Flowers inspire loving connection

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“Out beyond ideas of wrongdoing and right doing there is a field. 

I’ll meet you there.”  Rumi


Zeynep Guvenc and Barbara Hochstetler connected this day over a choice that defined their commitment to their faith and values.

Zeynep is Muslim from Istanbul Turkey and lives in Miami. She has two young children and a husband who works at FIU. She is a mother and a freelance writer. She is the author of  “Homeless”, a multicultural adult fiction book set in San Francisco, which is just released.

Barbara grew up in Iowa as a Christian in a Mennonite community and considers herself spiritual. She lived in Miami Beach for 3 years. Barbara is a mother of three. As a Director of Interior Design for notable public buildings internationally her role involves expressing culture in design. She is also an artist inspired by nature and humanity. Barbara current series of artwork, “the garden of even” depicts the balance and harmony of the center of flower.

Rev. Dr. Laurinda Hafner of Coral Gables Congregational United Church of Christ, invited muslim women to the women’s monthly meeting (sister’s on sojourn). The meeting was to promote understanding of our religious differences. The diverse group included midwesterners to latinos, spiritual to religious, career women to housewives.

Zeynep; I invited Barbara to my house, we talked about Rumi and his beautiful quotes. Even though we were originally from different countries, cultures, and religions, I felt there was an invisible bridge between our hearts. What she spoke started and ended with love, joy, and happiness. If there is love, the common language, there is nothing to worry about. One of the names of God is al-Wadud, i.e., He who loves. I think that the biggest problem in the world is that we are forgetting to love each other and this way anger grows and feeds violence all over the world. Spreading love increases happiness and peace.

Another time we met at a Miami restaurant with women from the Coral Gables church and Turkish women friends. Barbara took my picture in the restaurant’s garden and sent it to me with a comment saying that my red headscarf looks like a rose in the garden. She said, “I actually believe we all live in the same garden and each human being symbolizes a different flower in the garden. Love unites all of us in a field of flowers from various smells, colors, and shapes through acceptance. If we look at everything with the vision of love, this makes us rich, powerful, and happy. It says in the Holy Qur’an: “And of His signs is the creation of the heavens and the earth and the diversity of your languages and your colors. Indeed in that are signs for those of knowledge” (30:22). Diversity is in the roots of our creation, and we should all acknowledge that, and show empathy to each other.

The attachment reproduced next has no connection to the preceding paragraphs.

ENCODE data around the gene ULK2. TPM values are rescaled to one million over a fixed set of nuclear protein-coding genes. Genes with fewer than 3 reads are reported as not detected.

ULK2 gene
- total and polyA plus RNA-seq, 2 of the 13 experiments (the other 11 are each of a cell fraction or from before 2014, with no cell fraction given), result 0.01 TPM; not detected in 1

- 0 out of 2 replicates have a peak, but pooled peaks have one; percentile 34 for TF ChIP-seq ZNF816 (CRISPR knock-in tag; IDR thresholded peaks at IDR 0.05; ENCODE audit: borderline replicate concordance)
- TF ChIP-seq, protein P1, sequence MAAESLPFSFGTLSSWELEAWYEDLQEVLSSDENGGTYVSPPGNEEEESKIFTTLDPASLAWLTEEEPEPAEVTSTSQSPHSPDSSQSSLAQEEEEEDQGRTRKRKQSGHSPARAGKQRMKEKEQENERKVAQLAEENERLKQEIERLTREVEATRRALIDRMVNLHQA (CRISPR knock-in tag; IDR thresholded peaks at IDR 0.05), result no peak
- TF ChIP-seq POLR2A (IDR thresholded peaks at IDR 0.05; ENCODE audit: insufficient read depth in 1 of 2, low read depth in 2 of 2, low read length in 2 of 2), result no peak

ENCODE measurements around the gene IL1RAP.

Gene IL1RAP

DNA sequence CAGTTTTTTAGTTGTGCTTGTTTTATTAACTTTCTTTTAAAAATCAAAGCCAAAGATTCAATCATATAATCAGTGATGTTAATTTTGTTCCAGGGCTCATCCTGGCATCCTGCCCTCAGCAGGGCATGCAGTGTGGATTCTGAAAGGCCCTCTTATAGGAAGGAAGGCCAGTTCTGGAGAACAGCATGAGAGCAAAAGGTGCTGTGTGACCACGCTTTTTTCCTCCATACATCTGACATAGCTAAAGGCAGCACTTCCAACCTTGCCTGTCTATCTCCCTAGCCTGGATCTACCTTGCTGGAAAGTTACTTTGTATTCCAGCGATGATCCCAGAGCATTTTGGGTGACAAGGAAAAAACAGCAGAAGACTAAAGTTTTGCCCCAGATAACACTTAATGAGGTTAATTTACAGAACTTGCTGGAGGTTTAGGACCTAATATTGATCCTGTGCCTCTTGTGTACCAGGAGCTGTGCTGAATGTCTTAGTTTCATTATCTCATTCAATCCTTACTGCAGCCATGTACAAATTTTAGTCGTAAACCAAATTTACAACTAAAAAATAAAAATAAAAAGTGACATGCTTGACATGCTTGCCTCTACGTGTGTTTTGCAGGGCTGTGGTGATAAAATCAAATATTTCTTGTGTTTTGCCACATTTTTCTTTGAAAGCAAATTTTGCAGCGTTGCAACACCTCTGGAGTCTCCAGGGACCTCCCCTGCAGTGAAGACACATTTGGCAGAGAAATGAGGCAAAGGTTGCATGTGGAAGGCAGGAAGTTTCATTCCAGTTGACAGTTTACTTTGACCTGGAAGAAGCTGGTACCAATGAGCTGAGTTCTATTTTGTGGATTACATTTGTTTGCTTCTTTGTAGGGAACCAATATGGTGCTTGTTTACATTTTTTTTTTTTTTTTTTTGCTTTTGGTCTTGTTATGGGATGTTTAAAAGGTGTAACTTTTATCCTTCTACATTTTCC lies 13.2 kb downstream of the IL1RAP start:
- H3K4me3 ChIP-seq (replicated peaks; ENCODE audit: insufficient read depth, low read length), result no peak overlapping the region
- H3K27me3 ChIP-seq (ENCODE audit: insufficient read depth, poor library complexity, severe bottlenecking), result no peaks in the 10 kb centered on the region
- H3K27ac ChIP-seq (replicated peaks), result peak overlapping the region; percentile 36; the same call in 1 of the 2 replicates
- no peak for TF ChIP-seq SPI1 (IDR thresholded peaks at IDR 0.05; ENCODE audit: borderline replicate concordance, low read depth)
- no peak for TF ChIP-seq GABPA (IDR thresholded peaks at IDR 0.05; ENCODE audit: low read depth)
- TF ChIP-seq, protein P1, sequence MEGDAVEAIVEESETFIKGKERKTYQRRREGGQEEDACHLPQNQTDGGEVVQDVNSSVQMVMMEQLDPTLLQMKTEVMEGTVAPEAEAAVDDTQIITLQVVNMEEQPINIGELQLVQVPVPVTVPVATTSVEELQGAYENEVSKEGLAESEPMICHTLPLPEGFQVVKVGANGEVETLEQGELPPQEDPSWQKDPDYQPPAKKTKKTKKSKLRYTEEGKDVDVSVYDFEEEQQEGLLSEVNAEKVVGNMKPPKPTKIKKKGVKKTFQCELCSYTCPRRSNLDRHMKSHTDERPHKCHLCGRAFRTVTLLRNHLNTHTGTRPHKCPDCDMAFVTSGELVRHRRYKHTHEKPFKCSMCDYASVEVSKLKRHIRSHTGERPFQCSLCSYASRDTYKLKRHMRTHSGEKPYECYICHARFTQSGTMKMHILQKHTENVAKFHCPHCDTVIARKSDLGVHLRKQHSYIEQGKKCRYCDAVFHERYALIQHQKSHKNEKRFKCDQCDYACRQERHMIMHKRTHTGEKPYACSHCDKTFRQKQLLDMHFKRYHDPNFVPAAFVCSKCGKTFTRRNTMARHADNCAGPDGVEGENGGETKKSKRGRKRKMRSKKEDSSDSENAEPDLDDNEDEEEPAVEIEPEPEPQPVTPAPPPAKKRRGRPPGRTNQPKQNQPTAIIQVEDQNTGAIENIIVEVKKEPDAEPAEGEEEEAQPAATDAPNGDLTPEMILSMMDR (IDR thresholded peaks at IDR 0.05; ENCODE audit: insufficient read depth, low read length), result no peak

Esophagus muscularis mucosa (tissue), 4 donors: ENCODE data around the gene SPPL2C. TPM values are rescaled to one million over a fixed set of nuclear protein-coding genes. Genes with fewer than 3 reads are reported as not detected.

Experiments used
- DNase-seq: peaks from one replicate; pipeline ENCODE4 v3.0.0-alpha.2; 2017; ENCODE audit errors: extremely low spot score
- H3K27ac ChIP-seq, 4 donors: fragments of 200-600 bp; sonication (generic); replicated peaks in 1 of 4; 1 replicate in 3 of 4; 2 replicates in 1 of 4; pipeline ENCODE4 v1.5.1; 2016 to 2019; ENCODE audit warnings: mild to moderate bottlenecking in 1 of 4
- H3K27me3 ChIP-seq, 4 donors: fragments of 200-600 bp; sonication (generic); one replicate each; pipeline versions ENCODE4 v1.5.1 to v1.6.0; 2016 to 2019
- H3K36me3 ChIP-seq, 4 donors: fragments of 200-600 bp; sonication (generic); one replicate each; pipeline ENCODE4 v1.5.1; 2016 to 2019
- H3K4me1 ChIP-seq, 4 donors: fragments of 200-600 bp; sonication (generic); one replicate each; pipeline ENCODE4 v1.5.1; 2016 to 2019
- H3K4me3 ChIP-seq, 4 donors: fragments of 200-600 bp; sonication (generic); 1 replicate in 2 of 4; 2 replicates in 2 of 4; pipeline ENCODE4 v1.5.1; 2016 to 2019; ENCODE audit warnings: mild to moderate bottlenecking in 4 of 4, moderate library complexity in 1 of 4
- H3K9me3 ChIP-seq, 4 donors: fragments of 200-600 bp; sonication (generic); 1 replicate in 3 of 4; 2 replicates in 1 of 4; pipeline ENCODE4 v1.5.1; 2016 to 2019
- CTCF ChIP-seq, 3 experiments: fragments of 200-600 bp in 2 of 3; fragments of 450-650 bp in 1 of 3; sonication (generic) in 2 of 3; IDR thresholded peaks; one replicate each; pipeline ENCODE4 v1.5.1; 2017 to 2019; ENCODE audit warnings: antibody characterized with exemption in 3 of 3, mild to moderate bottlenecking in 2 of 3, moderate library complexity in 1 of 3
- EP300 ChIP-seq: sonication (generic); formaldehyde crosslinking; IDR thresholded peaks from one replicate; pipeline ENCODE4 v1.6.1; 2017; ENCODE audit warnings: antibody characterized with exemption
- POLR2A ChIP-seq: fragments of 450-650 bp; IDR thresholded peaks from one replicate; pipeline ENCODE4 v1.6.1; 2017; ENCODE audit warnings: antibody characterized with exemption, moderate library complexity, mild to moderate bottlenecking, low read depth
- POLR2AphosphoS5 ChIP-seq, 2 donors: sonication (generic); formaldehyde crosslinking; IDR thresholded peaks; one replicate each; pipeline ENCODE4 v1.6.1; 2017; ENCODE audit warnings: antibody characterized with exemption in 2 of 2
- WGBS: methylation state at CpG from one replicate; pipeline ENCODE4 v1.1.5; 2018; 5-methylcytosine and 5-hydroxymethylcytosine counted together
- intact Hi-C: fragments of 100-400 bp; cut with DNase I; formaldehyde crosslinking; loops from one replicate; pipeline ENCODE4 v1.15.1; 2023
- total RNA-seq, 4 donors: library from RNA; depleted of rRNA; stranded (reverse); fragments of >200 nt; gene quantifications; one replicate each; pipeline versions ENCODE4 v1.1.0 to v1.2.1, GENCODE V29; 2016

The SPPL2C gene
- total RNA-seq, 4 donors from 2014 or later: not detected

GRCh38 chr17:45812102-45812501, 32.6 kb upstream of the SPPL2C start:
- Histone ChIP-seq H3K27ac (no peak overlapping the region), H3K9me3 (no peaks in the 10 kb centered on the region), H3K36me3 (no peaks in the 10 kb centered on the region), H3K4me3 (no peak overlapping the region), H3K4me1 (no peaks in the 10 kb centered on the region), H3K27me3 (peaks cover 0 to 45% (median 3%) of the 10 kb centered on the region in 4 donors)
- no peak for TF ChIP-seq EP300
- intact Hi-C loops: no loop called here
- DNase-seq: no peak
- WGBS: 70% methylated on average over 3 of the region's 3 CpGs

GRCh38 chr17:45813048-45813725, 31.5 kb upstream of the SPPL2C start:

The flower in the garden is a unique metaphor that I have not heard yet about hijab. I felt it was a great perspective. We as Muslim woman cannot see ourselves in front of the mirror. We need to step back to see what we look like. This connection with Barbara gave me a good opportunity to see myself from a different perspective. In this case I had a chance to better understand myself and others.


There are many paths that may take someone to God. We can only achieve peace when we realize that each path should be respected, and show love and empathy to each other. That’s what my Turkish Muslim friends and I experienced with Barbara.


Barbara; I found a kindred spirit in Zeynep, who was dressed in a hijab and covered body. Her modest dress was the main topic of conversation the day I met her. The Christian women wondered why a woman would want to dress like this and what it meant to the Muslim faith. They assumed it demeaned Muslim women and that they had no choice in the matter.  Zeynep and her Muslim friends all dispelled this idea, and enlightened us about their beliefs and choices. When I spoke to her later I told her that I connected to her ability to stand firm in what she believes.

I grew up on a farm in a rural Mennonite Amish German community in southeastern Iowa. There were many rules about dress and behavior based on the Mennonite faith. When my grandmother grew up she wore a covering and long dresses with pins instead of buttons, which were too worldly. As a church member I did not follow the Mennonite rules which included no short dresses, no sleeveless, no short hair, and a mandatory covering for women in church. Because of this I was told that I was bad and that church members were judging me. Forty years later all the above rules in this Mennonite church are non-existent, they can dress how they wish. The women are not told they are sinners as I was.

Even though I chose to not wear a head covering and Zeynep did, I feel like we are are both unique flowers from the same garden. Cultures and religions are as diverse as the varieties of flowers in the world. Two of the same type flower will never be just alike. Flowers stand strong in their unique beauty while nurturing new life.


Zeynep and I continue to be inspired and grow through our differences, and our similarities.


                                                                                                          Zeynep Guvenc

                                                                                                          Barbara Hochstetler


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